It's no sure thing that artificial intelligence has progressed far enough to endow characters with the smarts needed to make them appear truly real and interesting. And some insist accurate brain-wave measurement is an iffy prospect in an affordable device, so the technique could be glitch ridden for all but the most basic interactions.

Company Close-up

Emotiv Systems, a start-up in San Francisco, plans to introduce its brain-wave-reading headset at the end of this year. The $299 device measures brain electrical activity via 16 scalp sensors, which the company claims allow recognition of basic emotions and up to 30 specific thoughts, such as "lift this object," "fire death ray," or "fly forward." The idea, says Tan Le, the company's president and co-founder, is to create games that adapt the action to the changing moods and thoughts of the players. "Games have never had a feedback loop for understanding how the user experiences content," she says. "When you have that feedback, you can vary the music, the lighting, and the story to help take the player through an emotional journey." The company has raised $13.4 million and has a team of 40 researchers, half of whom have Ph.D.s.

Manufactured Body Parts: We Can Rebuild Him

The Big Idea

The Six Million Dollar Man is finally here. Artificial limbs are becoming more useful and lifelike. And new technology allows people to control them with thought, much as we control our real limbs. Computers installed in the prostheses intercept signals from the wearer's nerves and translate them into commands for motors. Meanwhile, a number of efforts are under way to augment or replace eyes with artificial devices that capture images and relay them to the brain. Researchers also are developing techniques for assembling living cells into working biodevices -- which could mean a solution for damaged internal organs, such as livers, bladders, and kidneys.

Time to market

Eyes that can recognize objects will be available in about five years. In 10 years, we will begin to see prosthetic arms equal to human arms in most tasks, including sensing touch and playing the piano. Artificial organs are also at least a decade away.

Start-Ups to Watch

Much of the work on high-tech prostheses is funded by the U.S. military. At the leading edge is Liberating Technologies in Holliston, Massachusetts, which has developed an artificial arm capable of reading as many as 10 different signals from the wearer's nerves to control five motors simultaneously at variable speeds. Second Sight, a start-up in Sylmar, California, is working on a retinal implant that takes the image from a tiny camera and relays it to the back of the eye. ReInnervate, a start-up in Durham, England, is developing a tiny, three-dimensional plastic scaffolding on which human cells can be grown into artificial tissue, and perhaps eventually into replacements for organs.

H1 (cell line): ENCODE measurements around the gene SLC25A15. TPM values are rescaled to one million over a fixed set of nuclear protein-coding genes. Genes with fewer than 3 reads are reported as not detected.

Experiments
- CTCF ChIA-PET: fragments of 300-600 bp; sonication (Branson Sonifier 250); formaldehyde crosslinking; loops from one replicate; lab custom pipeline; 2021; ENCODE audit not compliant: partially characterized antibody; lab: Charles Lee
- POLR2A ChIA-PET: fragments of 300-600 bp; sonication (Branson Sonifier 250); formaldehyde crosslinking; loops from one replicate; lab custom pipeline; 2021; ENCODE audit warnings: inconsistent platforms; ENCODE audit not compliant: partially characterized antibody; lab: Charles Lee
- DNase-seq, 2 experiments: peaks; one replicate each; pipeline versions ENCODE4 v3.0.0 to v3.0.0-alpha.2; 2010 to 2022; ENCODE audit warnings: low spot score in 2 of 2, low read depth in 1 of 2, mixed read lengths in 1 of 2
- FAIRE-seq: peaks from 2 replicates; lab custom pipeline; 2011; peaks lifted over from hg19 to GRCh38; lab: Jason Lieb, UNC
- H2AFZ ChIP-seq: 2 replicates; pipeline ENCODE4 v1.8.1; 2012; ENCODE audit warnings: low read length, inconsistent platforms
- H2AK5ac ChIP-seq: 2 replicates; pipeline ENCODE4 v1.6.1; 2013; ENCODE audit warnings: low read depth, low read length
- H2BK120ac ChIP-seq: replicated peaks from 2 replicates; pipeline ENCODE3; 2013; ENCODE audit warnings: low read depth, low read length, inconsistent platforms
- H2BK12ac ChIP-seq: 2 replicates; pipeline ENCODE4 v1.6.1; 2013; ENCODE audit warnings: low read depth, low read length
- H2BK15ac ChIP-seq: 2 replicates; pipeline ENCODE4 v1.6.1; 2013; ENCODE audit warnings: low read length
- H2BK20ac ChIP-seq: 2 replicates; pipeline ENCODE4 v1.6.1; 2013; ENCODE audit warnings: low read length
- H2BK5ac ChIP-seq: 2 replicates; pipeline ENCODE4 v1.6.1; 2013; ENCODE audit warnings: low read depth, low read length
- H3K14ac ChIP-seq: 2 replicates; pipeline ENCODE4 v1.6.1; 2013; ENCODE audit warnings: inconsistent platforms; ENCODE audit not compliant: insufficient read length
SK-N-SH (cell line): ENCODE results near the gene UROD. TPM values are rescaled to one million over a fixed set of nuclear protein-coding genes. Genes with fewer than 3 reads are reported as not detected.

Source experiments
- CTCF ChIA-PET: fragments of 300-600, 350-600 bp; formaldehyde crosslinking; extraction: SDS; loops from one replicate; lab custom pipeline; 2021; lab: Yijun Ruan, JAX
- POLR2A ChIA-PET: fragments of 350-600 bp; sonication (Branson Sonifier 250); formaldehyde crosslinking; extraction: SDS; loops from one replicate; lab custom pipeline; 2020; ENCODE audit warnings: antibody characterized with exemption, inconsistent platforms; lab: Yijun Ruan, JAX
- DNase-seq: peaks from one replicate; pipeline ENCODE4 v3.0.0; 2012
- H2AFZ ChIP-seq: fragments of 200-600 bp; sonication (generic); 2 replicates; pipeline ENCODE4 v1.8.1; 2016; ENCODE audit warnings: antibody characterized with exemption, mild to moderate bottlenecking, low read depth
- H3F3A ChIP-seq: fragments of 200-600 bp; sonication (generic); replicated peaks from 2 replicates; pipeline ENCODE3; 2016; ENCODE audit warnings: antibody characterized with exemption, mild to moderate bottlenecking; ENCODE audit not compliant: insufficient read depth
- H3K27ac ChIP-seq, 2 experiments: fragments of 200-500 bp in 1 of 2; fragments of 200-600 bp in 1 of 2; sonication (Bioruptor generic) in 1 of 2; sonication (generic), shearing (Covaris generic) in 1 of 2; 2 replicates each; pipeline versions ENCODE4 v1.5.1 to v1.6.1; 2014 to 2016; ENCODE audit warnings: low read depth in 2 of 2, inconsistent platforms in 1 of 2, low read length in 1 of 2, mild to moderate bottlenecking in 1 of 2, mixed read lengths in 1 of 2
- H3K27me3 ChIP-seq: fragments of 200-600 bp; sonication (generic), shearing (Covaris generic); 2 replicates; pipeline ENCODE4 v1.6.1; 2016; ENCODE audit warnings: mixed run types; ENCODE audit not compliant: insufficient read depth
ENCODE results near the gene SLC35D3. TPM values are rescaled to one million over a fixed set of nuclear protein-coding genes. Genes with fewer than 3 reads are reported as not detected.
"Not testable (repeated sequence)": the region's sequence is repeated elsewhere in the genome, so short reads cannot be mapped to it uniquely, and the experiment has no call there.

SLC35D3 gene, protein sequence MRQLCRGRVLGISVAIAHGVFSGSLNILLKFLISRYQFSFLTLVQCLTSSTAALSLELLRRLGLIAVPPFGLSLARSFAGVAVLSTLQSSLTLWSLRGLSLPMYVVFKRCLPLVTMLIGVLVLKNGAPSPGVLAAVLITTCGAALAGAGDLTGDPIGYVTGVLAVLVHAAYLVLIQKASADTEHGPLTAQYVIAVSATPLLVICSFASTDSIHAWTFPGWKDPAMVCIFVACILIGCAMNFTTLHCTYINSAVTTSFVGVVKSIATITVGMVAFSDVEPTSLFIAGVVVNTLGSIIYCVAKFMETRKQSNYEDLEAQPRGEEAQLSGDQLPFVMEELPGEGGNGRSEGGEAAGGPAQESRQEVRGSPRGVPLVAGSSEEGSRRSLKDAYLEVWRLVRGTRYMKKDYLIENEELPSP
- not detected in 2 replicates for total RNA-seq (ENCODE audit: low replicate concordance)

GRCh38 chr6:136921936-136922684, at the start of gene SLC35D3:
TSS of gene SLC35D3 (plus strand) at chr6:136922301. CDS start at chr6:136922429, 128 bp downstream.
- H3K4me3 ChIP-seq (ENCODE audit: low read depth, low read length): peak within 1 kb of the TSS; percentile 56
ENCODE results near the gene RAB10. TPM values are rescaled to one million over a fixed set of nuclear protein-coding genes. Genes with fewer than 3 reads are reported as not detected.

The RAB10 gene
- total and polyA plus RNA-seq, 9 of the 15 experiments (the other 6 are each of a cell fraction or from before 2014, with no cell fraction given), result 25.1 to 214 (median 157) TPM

A Word from the Naysayers

There aren't many of them. Experts seem to agree this all will happen in the coming decade, though fully functioning artificial organs could be further off.

Company Close-Up

Organovo, a start-up in Los Angeles, is working on a process in which a bioprinter will squirt multiple layers of human tissue cells onto special paper. When the cells are arranged in the right way, the resulting artificial tissue can serve as a stand-in for human subjects in drug testing. "We may never be able to completely replicate a kidney," says co-founder Gabor Forgacs, a University of Missouri researcher who developed the technology. "But at some point we'll be able fabricate a biodevice from a patient's own cells that will duplicate the most important functions of a kidney and that won't be rejected by the patient's immune system."

Smart Materials: Shape-shifting Color-changing Self-repairing And That's Just the Wallpaper.

The Big Idea

Scientists are learning to custom-design matter by assembling molecules into microscopic structures such as spheres, tubes, and lattices. These nanoshapes can change a substance's properties, resulting in materials that are stronger, lighter, shinier, electrically conductive, heat resistant, flexible, slippery, or sticky. The structures of some nanomaterials bend and change shape when given an electrical jolt, so that a material's properties can be altered at the flip of a switch -- it can change color, for example, or become transparent. Nanoengineers can even carve out molecular gears and levers that act as microscopic machines; in theory, some materials could be self-repairing, and others could carry out tasks inside our bodies, like scraping plaque from artery walls. Eventually, there may be few products sold that don't incorporate some nanomaterials.

Time to Market

Some nanotech-enhanced materials are available. A flood of higher-tech ones are expected in three to seven years. Practical nanomachines are at least 10 years away.